PwC Australia has admitted negligence but not
liability in a multi-million dollar case brought against the audit
firm and owner of former client Centro, according to Australian
media.

The admitted flaws relate to a $1.1 billion
short-term loan that had been miss-classified as long term, causing
the then second largest shopping centre company in Australia to
nearly collapse. Centro only revealed its difficulties in
refinancing this debt in December 2007.

The class action against Centro and PwC is in
its seventh week and was filed by two sets of shareholders who are
suing the group and PwC about A$200m ($209m) in damages.

The Centro case is one of the largest
accounting failures in Australian corporate history.

According to the The Australian, PwC
admitted before Federal Court judge Michelle Gordon the firm failed
to take reasonable care over the 2007 accounts, but denied
liability to shareholders on the ground it did not want to deceive
investors and it was not PwC but audit partner Stephen Cougle who
made inaccurate representations of Centro’s flawed 2006-07
audit.

In its written submission, PwC said Cougle
asked the right questions when he learnt the $1.1 billion
short-term loan had been wrongly classed as long term but “got the
wrong answer” from his own staff.

Sydney Morning Herald reports that
PwC claimed Cougle had a rational basis for giving Centro’s
accounts the green light but information provided by PwC staff was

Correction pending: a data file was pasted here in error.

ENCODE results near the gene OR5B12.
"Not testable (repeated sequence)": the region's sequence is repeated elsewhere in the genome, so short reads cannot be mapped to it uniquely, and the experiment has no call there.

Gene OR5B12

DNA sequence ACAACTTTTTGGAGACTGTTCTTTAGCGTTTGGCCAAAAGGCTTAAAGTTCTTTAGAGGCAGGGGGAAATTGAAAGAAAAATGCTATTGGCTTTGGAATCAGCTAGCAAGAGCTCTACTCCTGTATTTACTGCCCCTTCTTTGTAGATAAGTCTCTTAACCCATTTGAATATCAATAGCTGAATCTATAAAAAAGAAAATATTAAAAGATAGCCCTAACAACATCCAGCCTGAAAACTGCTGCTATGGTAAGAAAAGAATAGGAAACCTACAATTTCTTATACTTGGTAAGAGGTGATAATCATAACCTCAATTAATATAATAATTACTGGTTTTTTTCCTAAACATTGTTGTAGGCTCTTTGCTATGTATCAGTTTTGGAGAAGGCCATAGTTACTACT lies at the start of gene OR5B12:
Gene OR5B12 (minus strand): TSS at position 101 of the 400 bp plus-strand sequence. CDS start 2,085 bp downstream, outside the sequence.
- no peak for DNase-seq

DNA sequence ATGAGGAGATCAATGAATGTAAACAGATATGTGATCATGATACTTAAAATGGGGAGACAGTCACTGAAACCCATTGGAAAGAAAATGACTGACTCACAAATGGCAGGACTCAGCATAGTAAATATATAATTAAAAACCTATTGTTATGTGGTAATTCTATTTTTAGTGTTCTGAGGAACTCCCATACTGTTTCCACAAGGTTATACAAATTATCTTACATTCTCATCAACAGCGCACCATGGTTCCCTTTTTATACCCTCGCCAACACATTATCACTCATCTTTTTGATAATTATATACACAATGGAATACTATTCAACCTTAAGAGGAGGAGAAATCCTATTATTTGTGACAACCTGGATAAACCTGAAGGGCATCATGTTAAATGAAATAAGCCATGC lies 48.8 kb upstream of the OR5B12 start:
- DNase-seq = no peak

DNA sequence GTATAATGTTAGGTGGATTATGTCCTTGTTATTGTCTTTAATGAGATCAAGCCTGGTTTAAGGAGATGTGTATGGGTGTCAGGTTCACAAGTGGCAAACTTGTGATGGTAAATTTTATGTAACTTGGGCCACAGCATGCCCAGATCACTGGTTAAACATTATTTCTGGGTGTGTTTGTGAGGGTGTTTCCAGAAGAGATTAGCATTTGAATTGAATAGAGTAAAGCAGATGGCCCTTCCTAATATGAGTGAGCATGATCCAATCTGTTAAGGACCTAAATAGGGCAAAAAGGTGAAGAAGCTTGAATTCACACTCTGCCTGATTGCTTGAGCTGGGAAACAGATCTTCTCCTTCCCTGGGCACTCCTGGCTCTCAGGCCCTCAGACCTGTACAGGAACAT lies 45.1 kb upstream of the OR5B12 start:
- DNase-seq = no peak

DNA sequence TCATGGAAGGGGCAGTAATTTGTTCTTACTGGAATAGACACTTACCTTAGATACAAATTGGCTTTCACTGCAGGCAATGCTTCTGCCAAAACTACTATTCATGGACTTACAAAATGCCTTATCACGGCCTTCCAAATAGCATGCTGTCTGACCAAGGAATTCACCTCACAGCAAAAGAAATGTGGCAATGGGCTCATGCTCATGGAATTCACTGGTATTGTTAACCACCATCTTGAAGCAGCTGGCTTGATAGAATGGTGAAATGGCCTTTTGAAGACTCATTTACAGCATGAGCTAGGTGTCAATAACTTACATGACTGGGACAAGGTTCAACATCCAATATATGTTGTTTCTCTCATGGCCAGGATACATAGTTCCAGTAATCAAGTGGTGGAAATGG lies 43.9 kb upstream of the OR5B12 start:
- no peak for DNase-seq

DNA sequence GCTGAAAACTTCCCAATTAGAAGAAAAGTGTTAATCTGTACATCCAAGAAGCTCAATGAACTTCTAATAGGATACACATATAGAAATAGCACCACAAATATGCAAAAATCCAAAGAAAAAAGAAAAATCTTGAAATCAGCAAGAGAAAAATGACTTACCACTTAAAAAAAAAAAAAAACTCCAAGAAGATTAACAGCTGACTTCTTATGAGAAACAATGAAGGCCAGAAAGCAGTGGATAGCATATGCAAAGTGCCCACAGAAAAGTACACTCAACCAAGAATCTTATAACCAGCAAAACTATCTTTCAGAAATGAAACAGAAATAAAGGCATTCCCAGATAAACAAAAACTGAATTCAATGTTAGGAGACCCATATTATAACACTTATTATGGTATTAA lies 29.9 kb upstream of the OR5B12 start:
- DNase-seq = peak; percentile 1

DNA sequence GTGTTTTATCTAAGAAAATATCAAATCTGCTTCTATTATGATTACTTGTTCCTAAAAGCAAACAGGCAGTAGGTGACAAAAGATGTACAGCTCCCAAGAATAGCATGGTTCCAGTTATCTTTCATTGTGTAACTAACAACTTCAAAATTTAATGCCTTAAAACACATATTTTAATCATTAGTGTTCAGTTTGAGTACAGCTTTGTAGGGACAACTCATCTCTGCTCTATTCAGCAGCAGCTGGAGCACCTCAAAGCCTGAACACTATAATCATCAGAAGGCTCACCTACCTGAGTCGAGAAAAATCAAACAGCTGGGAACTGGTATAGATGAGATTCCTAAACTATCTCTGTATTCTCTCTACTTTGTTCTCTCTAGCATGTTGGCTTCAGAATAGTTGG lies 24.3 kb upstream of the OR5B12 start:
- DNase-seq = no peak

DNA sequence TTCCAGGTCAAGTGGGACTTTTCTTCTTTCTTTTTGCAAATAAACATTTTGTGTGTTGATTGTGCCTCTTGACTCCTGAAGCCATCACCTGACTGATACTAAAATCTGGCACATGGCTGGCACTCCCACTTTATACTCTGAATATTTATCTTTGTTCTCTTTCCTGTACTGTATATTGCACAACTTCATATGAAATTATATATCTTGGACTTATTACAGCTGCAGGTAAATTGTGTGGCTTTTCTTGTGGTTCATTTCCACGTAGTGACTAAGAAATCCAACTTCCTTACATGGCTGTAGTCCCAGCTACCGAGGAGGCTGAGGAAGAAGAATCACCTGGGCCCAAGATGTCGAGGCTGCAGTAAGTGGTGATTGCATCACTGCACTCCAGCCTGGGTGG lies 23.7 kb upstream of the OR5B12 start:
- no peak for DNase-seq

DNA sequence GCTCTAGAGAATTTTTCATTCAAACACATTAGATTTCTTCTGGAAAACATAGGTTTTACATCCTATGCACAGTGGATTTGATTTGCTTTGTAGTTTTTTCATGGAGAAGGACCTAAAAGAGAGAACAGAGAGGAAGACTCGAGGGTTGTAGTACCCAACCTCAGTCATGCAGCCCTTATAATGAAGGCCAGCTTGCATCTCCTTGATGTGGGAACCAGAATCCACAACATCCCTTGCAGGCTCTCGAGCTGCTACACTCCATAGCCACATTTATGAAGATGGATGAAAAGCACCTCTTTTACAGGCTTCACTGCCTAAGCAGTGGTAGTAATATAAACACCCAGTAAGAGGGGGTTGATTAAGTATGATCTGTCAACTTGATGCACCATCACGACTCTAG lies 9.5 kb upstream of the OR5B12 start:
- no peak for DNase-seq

wrong.

At the heart of this case is the line between
the liability the firm takes and the liability of the audit partner
that signed off on the accounts. PwC has indicated liability should
rest with Cougle due to the oversight of PwC staff working on the
engagement.

When contacted by the International
Accounting Bulletin
, PwC could not comment on the trial but
reiterated a statement it issued prior to the court proceedings
that said the claims were “misconceived”.

“We say any loss alleged by shareholders was
because Centro did not disclose publicly or to its auditor relevant
information about the status of its financing arrangements,” a
spokesperson for the firm said at the beginning of March.

PwC’s alleged admissions are limited to the
period after 6 September 2007 when the audit finished but it does
not admit it failed in any way before then, The Australian
reported

In a separate landmark case in June 2011, a
federal court judge ruled in favour of the corporate regulator ASIC
in a case against the board of the property group, stating that it
could not simply delegate to the auditor essential duties when it
came to reading financial statements.